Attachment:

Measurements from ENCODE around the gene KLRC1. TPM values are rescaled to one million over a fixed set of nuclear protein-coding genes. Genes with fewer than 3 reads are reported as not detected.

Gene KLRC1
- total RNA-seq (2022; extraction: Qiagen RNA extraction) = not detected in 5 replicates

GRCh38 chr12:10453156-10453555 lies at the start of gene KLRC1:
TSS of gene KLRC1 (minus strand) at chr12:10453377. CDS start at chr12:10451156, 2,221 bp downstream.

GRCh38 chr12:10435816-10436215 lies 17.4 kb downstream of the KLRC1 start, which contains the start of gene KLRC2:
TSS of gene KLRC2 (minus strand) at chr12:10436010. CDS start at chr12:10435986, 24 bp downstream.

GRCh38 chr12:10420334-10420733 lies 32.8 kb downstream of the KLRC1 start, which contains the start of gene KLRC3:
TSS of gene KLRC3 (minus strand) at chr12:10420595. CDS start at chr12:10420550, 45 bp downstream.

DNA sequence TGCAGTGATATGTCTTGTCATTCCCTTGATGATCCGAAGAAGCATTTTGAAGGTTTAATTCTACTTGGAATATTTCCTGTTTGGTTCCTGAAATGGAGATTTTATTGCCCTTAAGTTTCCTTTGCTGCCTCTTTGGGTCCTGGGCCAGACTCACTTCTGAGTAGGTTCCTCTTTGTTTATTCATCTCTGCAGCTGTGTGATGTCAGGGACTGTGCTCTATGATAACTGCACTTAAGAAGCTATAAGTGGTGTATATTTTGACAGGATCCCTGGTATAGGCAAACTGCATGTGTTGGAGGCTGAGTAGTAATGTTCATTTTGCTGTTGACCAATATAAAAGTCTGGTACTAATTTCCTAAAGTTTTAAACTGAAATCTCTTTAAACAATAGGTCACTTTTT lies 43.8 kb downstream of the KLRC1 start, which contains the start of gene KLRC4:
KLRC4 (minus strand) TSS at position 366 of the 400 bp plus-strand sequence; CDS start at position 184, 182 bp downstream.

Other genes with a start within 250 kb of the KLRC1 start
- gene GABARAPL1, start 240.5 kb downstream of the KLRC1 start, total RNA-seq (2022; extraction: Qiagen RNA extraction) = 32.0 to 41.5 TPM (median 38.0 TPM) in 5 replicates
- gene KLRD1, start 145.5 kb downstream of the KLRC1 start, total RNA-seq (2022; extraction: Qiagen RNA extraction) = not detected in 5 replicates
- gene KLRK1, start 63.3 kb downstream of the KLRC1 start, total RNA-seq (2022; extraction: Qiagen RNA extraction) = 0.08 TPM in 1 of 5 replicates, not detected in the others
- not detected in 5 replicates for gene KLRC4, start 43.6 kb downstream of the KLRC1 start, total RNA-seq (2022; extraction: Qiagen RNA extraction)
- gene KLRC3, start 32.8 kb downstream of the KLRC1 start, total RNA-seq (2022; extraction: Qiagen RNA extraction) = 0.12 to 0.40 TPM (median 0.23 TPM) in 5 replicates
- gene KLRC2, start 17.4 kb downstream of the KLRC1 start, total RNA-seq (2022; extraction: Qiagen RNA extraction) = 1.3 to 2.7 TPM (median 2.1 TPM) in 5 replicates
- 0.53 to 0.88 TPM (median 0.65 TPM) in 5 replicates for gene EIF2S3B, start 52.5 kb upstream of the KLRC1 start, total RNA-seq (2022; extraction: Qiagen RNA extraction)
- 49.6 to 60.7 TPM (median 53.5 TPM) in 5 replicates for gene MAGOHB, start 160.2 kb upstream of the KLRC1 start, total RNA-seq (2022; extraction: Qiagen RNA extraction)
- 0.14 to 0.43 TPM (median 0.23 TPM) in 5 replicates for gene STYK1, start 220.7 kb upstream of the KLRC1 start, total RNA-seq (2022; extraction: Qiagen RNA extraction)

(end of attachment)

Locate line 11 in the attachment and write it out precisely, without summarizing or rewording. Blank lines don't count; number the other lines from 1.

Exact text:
KLRC4 (minus strand) TSS at position 366 of the 400 bp plus-strand sequence; CDS start at position 184, 182 bp downstream.